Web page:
PlayerOne plays the Convoy Commander and controls the square on the screen designated as “The Convoy”. The Convoy Commander must move the ConvoySpot through the shipping lanes, represented by a convoluted path, by staying on the path the whole way. If the Commander strays off the path, a ship in the aggregate ConvoySpot inevitably hits a mine and sinks. Meanwhile, PlayerTwo is the Submarine Commander. The Submarine Commander sits just outside the shipping lanes and tries to sink the convoy ships.
Remember Tennis? Remember the BallSpot? The happy, fun BallSpot that we used to bat back and forth with our paddles and make wobbly with our ENGLISH? Well, now it’s a TorpedoSpot! PlayerTwo hits the RESET button to serve and uses the ENGLISH to control the vertical position of the TorpedoSpot as it moves across the screen. If the ConvoySpot is hit by the TorpedoSpot, the ConvoySpot disappears and the Convoy Commander laments the sinking of another ship. If the Convoy Commander manages to dodge the TorpedoSpot but also manages to swerve out of the shipping-lanes while doing so, then another ship is counted as "sunk", but this time, by a mine. Whether by torpedo or by mine, the Sub Commander keeps track of sunken ships because sunken ships are what make Sub Commanders happy.
Players take turns playing each part. The player with the most sinkings as Sub Commander after three rounds is the winner.
In terms of gameplay: this game could be said to merely reverse the gameplay we’d gotten used to in the opponent-oriented sports games (i.e. Table-Tennis, Tennis, Football, and Hockey). While playing as Sub Commander, instead of using the ENGLISH to wiggle the BallSpot past your opponent’s PlayerSpot, you’re trying to hit your opponent's PlayerSpot. As the Convoy Commander, instead of trying to return the ball spot by hitting it, you’re trying to avoid it. However, we could also compare Submarine's gameplay to Ski. You're given a similarly twisted trail to follow, only this time you're being shot at!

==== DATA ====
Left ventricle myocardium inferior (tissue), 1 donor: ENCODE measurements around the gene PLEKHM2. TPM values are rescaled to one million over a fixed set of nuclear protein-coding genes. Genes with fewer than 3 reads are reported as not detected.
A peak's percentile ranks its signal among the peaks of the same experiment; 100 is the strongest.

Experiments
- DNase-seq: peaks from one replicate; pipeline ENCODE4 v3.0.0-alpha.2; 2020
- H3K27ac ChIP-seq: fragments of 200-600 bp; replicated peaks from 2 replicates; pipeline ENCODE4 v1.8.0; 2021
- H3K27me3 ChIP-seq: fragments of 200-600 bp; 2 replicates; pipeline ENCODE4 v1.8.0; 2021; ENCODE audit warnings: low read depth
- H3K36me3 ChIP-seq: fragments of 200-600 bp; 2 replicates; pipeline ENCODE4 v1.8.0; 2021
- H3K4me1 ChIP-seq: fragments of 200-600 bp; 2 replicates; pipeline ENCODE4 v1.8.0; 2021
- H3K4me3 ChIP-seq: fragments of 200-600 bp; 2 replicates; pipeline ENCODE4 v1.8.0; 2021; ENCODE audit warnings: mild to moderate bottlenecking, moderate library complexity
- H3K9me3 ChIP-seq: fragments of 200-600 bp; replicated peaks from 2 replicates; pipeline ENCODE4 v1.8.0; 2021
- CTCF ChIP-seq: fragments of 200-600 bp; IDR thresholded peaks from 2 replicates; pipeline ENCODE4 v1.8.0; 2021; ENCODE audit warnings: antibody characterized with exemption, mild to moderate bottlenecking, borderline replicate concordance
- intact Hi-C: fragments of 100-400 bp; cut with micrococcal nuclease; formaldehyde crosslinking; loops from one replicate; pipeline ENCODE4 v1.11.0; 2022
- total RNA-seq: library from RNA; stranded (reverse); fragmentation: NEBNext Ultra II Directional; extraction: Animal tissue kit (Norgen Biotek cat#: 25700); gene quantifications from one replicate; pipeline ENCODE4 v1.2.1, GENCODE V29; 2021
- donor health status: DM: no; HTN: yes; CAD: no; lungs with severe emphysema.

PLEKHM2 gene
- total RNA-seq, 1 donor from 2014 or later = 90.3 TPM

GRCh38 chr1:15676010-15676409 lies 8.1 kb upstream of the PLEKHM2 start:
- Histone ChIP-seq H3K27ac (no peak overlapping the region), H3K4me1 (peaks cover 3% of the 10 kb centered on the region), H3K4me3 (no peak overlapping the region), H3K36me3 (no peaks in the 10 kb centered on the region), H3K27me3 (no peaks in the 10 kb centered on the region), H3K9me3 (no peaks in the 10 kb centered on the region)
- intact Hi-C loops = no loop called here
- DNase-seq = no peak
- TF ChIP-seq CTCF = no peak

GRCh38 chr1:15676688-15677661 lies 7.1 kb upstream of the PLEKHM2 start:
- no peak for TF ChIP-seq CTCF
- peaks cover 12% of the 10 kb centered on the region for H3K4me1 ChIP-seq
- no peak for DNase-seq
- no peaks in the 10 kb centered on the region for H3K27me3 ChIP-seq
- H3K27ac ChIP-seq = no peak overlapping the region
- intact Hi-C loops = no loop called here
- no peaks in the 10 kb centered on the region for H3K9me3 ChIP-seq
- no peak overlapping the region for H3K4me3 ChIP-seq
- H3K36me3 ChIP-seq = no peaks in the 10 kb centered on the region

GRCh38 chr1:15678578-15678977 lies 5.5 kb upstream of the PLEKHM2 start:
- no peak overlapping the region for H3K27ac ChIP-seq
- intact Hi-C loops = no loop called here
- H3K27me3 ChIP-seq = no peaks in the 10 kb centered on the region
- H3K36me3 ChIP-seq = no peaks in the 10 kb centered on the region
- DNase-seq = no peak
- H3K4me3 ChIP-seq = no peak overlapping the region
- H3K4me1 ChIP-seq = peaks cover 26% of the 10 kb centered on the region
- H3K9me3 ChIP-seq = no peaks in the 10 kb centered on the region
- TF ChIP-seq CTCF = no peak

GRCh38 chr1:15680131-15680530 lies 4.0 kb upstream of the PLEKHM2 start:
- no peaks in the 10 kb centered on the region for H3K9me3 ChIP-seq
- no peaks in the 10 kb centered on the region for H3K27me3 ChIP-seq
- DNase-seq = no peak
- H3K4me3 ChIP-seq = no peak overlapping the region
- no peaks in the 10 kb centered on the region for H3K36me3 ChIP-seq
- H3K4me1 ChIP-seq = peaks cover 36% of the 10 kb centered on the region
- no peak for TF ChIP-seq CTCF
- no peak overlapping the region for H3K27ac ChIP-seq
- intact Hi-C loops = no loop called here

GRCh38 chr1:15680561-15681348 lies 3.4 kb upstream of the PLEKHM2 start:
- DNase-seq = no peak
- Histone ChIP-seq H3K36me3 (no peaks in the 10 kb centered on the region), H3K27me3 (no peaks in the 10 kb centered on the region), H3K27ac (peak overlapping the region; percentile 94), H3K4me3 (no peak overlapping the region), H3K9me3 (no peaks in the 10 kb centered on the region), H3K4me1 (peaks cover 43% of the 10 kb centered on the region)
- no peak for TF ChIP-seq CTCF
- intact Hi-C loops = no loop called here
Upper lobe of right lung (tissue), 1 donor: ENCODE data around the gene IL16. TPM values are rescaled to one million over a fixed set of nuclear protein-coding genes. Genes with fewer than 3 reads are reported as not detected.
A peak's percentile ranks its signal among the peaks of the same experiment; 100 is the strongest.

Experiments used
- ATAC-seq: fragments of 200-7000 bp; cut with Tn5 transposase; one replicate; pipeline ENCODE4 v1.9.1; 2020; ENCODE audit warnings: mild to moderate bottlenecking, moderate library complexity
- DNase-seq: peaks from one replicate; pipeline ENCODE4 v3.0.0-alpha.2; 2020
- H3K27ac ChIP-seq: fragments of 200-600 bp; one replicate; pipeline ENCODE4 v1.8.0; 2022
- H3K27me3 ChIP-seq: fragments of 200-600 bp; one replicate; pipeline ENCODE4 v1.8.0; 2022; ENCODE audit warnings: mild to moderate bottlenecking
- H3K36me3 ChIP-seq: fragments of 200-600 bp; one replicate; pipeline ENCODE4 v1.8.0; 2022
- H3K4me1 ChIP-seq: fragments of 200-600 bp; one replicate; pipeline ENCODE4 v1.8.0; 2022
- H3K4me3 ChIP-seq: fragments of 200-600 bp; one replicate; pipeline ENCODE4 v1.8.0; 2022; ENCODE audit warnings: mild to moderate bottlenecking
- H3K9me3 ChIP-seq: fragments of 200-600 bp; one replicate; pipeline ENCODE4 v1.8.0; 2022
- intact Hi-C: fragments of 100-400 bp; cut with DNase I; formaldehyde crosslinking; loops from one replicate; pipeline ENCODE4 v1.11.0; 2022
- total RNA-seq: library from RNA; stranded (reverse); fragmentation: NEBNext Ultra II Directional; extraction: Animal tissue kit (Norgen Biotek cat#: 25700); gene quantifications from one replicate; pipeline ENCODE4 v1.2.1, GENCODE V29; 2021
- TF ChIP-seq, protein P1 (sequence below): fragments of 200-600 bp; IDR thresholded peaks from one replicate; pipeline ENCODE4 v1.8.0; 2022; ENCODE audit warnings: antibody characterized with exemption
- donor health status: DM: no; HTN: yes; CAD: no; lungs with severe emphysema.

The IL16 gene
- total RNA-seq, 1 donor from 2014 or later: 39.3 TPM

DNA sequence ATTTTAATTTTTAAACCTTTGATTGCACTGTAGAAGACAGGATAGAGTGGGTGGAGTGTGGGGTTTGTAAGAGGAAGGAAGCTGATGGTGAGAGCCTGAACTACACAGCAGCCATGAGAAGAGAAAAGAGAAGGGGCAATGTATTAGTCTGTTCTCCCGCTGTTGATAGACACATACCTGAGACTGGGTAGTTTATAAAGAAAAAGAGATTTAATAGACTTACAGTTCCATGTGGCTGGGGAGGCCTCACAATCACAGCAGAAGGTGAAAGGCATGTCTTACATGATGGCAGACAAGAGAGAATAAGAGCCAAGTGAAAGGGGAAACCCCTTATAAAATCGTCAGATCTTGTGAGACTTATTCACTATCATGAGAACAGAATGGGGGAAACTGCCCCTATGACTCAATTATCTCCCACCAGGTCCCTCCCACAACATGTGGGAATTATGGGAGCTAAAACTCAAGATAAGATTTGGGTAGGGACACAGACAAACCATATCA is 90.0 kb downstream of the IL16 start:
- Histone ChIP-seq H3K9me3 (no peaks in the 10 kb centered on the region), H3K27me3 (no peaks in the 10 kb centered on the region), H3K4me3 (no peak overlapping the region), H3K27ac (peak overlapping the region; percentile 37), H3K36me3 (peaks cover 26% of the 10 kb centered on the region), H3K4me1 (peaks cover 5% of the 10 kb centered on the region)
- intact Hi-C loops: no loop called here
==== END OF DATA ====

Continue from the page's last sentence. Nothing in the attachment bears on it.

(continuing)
It's the slight evolution of gameplay from title to title that makes this system interesting to look at, usually even more interesting than any title by itself ... but, I digress.
Conceptually, this game is an advance over the sports-themed titles. Submarine puts the player in a situation not easily recreated in the outside world. While many of us may have played Tennis, gone Skiing or played ice Hockey, I’d be willing to bet that scant few of us were ever in the position of commanding a submarine to sink freight convoys!
We’re seeing the future here. More than translate sports games to the TV, as we’ve seen, or allow a simulation of puzzle, board or casino games, as we will see, Submarine introduces the concept that home videogames could potentially "place" us in situations outside our every day realm of experience. That is what is exciting to me about this game.
In terms of “fun factor” this was OK. You get to pretend to destroy something (finally!) and you get to taunt the Convoy Commander with bad Submarine Commander accents ("Miene Ünter-der-zee-boot vill zinkt you! Achtung, baby!"). We enjoyed this for about 20 minutes but we weren't willing to take all three of our turns and ended it prematurely after two. Because of the violent nature of this one, I think we will have to play it again.
For providing the sheer novelty of allowing families to pretend to blow things up using little squares on the TV, the Odyssey gets a whole point.
The Score: Ultraman: 3, Odyssey: 2.5
Cat and Mouse will be featured in the next entry.